Jeffrey Pratt at Clarendon Fine Art Hampstead

PUBLISHED: 12:54 12 March 2020 | UPDATED: 12:54 12 March 2020

Straw Bales Sunny September by Jeffrey Pratt

Straw Bales Sunny September by Jeffrey Pratt

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Inspired by the post impressionists the veteran artist will be painting outside the High Steet gallery on Saturday

works by Jeffrey Pratt are on show at Clarendon Fine art in Hampstead High Stworks by Jeffrey Pratt are on show at Clarendon Fine art in Hampstead High St

Vibrantly coloured landscapes, seascapes and still lifes of the Cotswolds Cornwall, and France feature at a Hampstead Gallery.

Clarendon Fine Art in the High Street is hosting a book launch and 40 new works by Jeffrey Pratt.

'Searching For Colour' sums up the artist's pusuit of immediacy, authenticity and integrity in paintings that are inspired by Van Gogh and the Post Impressionists.

'For me, the constant shifting of light, colour, and weather is a magical, joyful and spiritual experience,' says the 80-year-old.

On March 12, he will be outside the gallery painting the local Hampstead scene 'en plein air'.

Painting on the spot is the quintessential element of his process and trips to Europe, Africa, Turkey, India and the south of France have supplied the themes for an artist who tirelessly seeks sunlight.

Although Pratt showed early promise he was stymied by parental disaproval: 'As a nature loving runaway boy, winning Art prizes came easier than Maths … to my fathers grave dismay .. but my artistic gift was abruptly put on hold when my very artistic mother became ill and died when I was 16 and my family home dissolved,' he says.

'My father was very suspicious of art schools but at that point I also questioned if an Art College training would help me to afford a home and the security I craved. My 'difficult' father moved house 16 times so life was 'hellish' for any boy.'

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At agricultural college he quickly became known as the College artist.

'Happily I was in great demand, but failed my exams. Then onto the 'Farming Express' in Shoe Lane , and finished, happily painting in the evenings down by the then derelict docklands, and there it all began.'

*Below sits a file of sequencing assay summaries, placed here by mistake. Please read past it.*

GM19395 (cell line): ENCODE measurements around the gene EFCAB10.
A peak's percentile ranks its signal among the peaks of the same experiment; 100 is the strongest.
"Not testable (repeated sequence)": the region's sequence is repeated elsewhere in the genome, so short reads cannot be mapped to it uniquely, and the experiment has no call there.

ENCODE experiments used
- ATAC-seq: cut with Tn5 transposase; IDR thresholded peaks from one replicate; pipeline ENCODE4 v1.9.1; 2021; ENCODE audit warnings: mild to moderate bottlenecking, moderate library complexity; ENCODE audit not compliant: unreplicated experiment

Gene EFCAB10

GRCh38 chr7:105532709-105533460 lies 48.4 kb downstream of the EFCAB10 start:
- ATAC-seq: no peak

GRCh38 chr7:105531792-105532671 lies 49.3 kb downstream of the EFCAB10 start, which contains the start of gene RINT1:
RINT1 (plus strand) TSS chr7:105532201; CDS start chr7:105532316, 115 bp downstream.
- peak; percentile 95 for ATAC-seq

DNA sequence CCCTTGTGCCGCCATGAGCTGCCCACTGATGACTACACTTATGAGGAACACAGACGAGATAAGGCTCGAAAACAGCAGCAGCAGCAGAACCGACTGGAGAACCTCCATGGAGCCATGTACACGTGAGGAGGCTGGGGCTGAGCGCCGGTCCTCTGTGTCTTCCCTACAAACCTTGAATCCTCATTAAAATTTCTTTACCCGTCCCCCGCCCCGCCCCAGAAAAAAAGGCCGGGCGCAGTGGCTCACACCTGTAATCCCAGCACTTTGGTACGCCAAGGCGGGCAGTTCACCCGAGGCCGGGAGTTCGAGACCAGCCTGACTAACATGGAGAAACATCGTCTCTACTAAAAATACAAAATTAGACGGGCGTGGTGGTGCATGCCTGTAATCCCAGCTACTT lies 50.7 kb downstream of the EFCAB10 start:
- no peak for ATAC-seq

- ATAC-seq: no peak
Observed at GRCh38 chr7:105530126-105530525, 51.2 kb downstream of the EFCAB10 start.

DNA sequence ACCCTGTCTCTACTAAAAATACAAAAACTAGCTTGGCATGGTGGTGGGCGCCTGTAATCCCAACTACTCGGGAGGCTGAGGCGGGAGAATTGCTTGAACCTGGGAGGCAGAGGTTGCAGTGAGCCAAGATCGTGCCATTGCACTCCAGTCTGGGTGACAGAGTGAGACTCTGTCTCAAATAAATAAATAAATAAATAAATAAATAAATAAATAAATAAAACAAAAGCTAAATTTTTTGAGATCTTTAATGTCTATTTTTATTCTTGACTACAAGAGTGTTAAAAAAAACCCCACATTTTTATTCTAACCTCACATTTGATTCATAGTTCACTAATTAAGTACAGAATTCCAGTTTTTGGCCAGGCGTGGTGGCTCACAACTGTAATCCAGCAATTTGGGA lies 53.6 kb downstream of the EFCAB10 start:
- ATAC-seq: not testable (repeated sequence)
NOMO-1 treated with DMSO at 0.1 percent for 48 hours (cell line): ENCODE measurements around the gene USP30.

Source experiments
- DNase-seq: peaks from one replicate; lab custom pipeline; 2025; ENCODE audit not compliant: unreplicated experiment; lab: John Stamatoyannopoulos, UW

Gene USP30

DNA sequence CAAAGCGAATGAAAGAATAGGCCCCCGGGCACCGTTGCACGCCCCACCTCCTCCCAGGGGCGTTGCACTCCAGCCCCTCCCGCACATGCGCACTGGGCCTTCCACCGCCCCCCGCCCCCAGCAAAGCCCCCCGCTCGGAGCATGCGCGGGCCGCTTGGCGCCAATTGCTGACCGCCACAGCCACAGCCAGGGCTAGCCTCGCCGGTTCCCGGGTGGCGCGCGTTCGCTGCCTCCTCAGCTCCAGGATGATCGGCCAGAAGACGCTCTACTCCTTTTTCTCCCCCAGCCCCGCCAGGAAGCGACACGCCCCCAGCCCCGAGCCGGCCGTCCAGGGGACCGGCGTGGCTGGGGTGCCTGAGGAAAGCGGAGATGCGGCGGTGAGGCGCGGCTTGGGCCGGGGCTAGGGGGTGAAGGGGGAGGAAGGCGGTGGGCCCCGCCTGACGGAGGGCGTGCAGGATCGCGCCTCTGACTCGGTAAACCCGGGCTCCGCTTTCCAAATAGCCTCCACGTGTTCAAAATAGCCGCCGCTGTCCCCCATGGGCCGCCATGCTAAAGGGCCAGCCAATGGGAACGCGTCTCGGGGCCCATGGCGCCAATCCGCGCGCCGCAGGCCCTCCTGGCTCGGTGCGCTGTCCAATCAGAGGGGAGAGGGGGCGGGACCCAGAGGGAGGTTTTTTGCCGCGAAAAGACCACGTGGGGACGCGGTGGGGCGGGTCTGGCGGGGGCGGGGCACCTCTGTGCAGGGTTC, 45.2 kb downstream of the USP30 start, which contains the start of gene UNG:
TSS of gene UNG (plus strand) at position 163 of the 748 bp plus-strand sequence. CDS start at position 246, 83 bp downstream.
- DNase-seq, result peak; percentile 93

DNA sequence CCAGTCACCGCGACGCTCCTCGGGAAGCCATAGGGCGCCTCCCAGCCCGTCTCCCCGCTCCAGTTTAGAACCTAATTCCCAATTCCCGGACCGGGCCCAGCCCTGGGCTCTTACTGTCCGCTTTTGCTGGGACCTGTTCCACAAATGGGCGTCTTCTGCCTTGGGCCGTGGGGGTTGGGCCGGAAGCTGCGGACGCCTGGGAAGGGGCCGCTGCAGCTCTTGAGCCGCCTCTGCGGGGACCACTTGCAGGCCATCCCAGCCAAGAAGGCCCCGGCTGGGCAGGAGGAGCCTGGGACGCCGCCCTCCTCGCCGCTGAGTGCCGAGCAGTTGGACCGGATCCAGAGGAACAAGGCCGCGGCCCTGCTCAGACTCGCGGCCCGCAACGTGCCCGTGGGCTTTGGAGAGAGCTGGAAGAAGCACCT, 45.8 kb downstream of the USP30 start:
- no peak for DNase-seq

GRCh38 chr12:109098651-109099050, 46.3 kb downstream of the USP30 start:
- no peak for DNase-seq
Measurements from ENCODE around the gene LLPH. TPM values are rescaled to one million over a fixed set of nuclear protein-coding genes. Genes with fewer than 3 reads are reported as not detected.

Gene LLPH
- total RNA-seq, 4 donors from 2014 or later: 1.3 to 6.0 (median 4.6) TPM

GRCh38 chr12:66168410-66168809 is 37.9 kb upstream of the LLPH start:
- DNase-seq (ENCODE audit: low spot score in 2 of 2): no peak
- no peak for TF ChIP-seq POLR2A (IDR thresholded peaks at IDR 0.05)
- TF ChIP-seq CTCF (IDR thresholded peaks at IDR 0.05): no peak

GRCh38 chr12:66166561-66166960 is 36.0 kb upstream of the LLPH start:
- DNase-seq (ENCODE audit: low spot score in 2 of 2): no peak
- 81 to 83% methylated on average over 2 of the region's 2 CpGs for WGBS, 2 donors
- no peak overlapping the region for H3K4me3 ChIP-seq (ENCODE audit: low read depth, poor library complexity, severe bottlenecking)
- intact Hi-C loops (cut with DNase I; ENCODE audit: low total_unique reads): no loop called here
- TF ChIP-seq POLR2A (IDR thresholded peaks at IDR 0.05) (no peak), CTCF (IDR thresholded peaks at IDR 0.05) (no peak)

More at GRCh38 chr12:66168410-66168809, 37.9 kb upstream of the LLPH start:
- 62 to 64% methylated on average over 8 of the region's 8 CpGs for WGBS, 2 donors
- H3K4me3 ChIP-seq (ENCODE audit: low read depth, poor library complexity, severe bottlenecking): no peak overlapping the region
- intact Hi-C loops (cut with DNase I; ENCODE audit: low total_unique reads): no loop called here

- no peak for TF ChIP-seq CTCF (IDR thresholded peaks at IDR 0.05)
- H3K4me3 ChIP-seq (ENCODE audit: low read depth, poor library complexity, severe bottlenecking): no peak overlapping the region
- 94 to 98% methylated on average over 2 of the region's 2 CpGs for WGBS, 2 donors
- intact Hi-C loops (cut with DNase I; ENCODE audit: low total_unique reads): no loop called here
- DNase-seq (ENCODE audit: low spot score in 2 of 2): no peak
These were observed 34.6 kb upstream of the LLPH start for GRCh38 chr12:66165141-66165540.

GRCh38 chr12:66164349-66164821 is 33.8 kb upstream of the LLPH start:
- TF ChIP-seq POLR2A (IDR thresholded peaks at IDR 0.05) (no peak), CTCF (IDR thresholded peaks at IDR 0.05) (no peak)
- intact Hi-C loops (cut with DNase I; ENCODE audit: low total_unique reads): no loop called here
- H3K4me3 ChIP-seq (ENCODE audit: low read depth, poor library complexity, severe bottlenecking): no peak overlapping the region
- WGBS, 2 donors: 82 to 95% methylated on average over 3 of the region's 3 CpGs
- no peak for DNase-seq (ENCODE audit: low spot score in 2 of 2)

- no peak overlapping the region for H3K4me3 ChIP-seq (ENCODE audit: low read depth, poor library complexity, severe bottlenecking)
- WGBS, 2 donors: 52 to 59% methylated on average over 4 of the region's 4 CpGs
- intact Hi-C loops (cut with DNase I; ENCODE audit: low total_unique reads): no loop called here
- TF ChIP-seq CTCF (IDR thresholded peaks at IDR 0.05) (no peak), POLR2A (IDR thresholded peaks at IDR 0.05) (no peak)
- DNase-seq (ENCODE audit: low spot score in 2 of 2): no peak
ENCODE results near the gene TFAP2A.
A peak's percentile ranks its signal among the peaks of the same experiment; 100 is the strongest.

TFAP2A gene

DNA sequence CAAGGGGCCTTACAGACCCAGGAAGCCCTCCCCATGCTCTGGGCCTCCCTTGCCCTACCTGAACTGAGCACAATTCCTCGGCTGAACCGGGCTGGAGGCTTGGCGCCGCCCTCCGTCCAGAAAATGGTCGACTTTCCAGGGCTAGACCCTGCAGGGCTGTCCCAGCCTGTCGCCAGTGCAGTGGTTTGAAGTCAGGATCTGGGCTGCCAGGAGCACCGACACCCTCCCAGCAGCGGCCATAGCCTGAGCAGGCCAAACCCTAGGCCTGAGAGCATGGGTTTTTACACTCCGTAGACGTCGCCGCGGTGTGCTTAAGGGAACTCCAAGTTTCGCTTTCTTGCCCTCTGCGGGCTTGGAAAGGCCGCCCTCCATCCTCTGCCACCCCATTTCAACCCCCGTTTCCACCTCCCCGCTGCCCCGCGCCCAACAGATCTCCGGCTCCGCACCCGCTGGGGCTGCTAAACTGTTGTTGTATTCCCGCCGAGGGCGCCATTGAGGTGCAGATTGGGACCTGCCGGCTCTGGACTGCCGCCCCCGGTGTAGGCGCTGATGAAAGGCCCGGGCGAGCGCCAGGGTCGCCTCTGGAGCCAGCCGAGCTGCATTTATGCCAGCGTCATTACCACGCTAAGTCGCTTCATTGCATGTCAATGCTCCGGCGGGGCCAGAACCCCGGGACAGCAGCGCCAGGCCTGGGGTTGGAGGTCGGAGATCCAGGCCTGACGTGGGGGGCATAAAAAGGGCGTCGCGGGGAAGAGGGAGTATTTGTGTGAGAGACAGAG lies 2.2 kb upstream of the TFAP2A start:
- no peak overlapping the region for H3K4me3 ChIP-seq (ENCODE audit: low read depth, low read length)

Through a combination of part time courses at St Martin's College and dedicated practice in his spare time, he began to exhibit regularly in America from 1986 onwards. After handing over his business to his son, he has painted full time. His love of the Post Impressionists springs from 'their huge passion for colour and their courage'.

'Vincent especially used colour as a vehicle for releasing his emotional turmoil. By 42 my own turmoil was beginning to boil over into ' manic depression'. Yes I had provided the stable wonderful family home I'd dreamt about for my family, but I wasn't painting !! Rather than submit to the 'lithium prescribed', I left my family, picked up a brush, easel and began to travel. It was a hugely emotional journey - frustration, setbacks, shame, tears but the depressions vanished and I was and felt alive, living the unattainable life of which I'd dreamt as a boy .'

He is inspired by what he calls his 'trust in the natural world' .

'Our planet is in meltdown but once outside in the natural world, beside sea sunsets, racing skies, my enthusiasm returns at the very moment I begin painting. Magical stuff! I just love doing it ...and accept an often uncomfortable unstoppable drive.'

As for painting on the spot, he defends the practice even if it is derided. 'Brian Sewell claimed 'plein air painting' to be long dead! But I don't agree. There is a sweetness , an integrity , an honesty in mark making directly from eye to canvas. With luck, the eye extracts a truth that viewers recognise subconsciously. My aim is not to copy , but extract an essence.'

Pratt's collectors range from jewellery designer Elizabeth Gage to celebrity chef Rick Stein and his work has been exhibited from the USA and UK to Singapore and the West Indies. Increasingly, he says, he is 'driven to convey the intense emotions of being alive- in colour drawn from nature, yet tipping towards abstraction as we experience it in music.

'Most of us need the eternity of the sea, I'm stuck in 'harsh green 'Oxfordshire so I need to travel - and think, hope, dream of creating something beautiful and original which is bloody difficult! But a wonderful reason for painting every day, even if 'beautiful' is somewhat out of fashion.'

Jeffrey Pratt will be painting en plein air outside Clarendon Fine Art, 76 Hampstead High Street on March 14.

clarendonfineart.com


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